South Korean culture minister arrested over blacklist targeting artists critical of President Park Geun-hye

The court also issued an arrest warrant for Kim Ki-choon, a powerful former chief of staff for Park accused of ordering Cho to create the list of “left-leaning” artists

PUBLISHED : Saturday, 21 January, 2017, 11:18am
UPDATED : Saturday, 21 January, 2017, 10:35pm

South Korea’s culture minister resigned after being arrested on Saturday for allegedly creating a “blacklist” of nearly 10,000 artists who voiced criticism of impeached President Park Geun-hye.

Cho Yoon-sun is accused of creating the vast catalogue to starve the artists of government subsidies and private investments and place them under state surveillance.

Its existence has sparked widespread anger, raising the spectre of Seoul’s 1960-80s army-backed rule – including under dictator Park Chung-hee, the impeached leader’s late father – when the news, arts and entertainment were heavily censored.

Charges are verified ... and there are risks of the accused seeking to destroy evidence
judge’s statement

The Seoul Central District Court said it had issued a warrant to arrest Cho on charges of abuse of authority and perjury following a request from prosecutors.

Cho, 50, known as “Park’s Cinderella”, is a staunch loyalist of the impeached president and previously served as the minister for gender equality.

The court also issued an arrest warrant for Kim Ki-choon, a powerful former chief of staff for Park. Kim is accused of ordering Cho to create the list of “left-leaning” artists.

Kim, 78, a former top intelligence official, came under fire for his alleged involvement in human rights abuses committed under Park’s father.

“Charges are verified ... and there are risks of the accused seeking to destroy evidence,” a court judge said in a statement issuing the warrants for Cho and Kim.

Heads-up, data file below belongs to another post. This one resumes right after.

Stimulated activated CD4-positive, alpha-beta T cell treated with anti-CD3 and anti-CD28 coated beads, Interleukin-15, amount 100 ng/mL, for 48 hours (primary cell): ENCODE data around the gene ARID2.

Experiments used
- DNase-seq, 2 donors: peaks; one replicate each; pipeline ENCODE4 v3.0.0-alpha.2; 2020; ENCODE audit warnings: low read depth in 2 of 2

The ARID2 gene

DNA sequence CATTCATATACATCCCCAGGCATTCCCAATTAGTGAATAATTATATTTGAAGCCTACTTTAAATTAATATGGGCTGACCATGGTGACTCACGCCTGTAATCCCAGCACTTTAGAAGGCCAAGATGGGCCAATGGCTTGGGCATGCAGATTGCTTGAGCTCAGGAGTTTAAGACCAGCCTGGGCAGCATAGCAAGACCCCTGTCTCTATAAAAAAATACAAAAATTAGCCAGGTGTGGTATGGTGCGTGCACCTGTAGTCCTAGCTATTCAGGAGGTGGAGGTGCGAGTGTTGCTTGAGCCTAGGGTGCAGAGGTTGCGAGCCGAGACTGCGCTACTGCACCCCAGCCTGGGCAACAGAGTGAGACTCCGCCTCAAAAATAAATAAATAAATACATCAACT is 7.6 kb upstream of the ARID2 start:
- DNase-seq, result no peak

Some Korean media reports have alleged that Park asked for the blacklist to be drawn up, while others said she approved it.

Prosecutors questioned Cho and Kim as part of their probe into a wider political scandal involving Park and her secret confidante, Choi Soon-sil, who is currently on trial for abuse of power and coercion.

Park stands accused of colluding with Choi to coerce top local firms including Samsung to “donate” nearly US$70 million to non-profit foundations Choi later used for personal gain.

She is also accused of letting Choi, who has no title or security clearance, meddle in a wide range of state affairs including nomination of senior officials.

Park was impeached by parliament last month and Seoul’s constitutional court is currently reviewing the validity of the motion, with the frequency of hearings sparking speculation that it might reach a verdict before mid-March.

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The scandal has seen a number of former senior officials and presidential aides arrested. But the Seoul Central District Court this week rejected a prosecution request for the arrest of Samsung heir Lee Jae-yong – who is accused of bribing Choi in a bid to seek governmental favours – citing lack of evidence.

The blacklist of artists in film, theatre, music, fine arts and literature reads like a who’s who of Seoul’s art scene.

Among the names are novelist Han Kang, winner of the 2016 Man Booker International Prize and Oldboy film director Park Chan-wook, who won the Grand Prix at the Cannes film festival in 2004.

Many artists on the list had voiced support for opposition parties, or criticised or satirised the administration of Park or of her late father, who ruled from 1961 to 1979.